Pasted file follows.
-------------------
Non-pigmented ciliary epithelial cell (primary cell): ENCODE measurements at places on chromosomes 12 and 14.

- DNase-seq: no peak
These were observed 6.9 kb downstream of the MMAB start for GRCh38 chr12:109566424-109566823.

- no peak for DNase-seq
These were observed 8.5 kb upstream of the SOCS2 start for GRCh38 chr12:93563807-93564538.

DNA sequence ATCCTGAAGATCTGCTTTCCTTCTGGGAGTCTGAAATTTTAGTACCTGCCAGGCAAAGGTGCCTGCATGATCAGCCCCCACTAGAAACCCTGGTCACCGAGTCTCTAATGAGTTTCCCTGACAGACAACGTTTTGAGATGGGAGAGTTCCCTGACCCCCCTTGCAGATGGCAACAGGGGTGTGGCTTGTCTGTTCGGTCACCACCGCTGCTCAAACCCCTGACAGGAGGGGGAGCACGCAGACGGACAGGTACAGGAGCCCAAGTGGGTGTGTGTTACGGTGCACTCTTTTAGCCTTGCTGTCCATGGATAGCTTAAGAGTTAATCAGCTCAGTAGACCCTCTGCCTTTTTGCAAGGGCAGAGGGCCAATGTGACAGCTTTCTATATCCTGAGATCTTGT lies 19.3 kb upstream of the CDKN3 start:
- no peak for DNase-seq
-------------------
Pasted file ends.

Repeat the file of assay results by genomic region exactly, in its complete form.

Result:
Non-pigmented ciliary epithelial cell (primary cell): ENCODE measurements at places on chromosomes 12 and 14.

- DNase-seq: no peak
These were observed 6.9 kb downstream of the MMAB start for GRCh38 chr12:109566424-109566823.

- no peak for DNase-seq
These were observed 8.5 kb upstream of the SOCS2 start for GRCh38 chr12:93563807-93564538.

DNA sequence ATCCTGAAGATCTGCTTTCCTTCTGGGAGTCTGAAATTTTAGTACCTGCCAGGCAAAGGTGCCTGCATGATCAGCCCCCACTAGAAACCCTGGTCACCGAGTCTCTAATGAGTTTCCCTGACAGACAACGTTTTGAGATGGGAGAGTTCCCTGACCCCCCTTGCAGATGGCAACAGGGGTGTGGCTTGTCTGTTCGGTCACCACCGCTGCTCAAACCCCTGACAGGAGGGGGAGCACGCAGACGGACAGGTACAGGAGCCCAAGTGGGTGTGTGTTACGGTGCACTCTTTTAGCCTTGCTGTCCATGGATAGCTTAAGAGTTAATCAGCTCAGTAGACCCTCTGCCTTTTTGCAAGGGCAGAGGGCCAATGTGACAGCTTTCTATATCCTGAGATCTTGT lies 19.3 kb upstream of the CDKN3 start:
- no peak for DNase-seq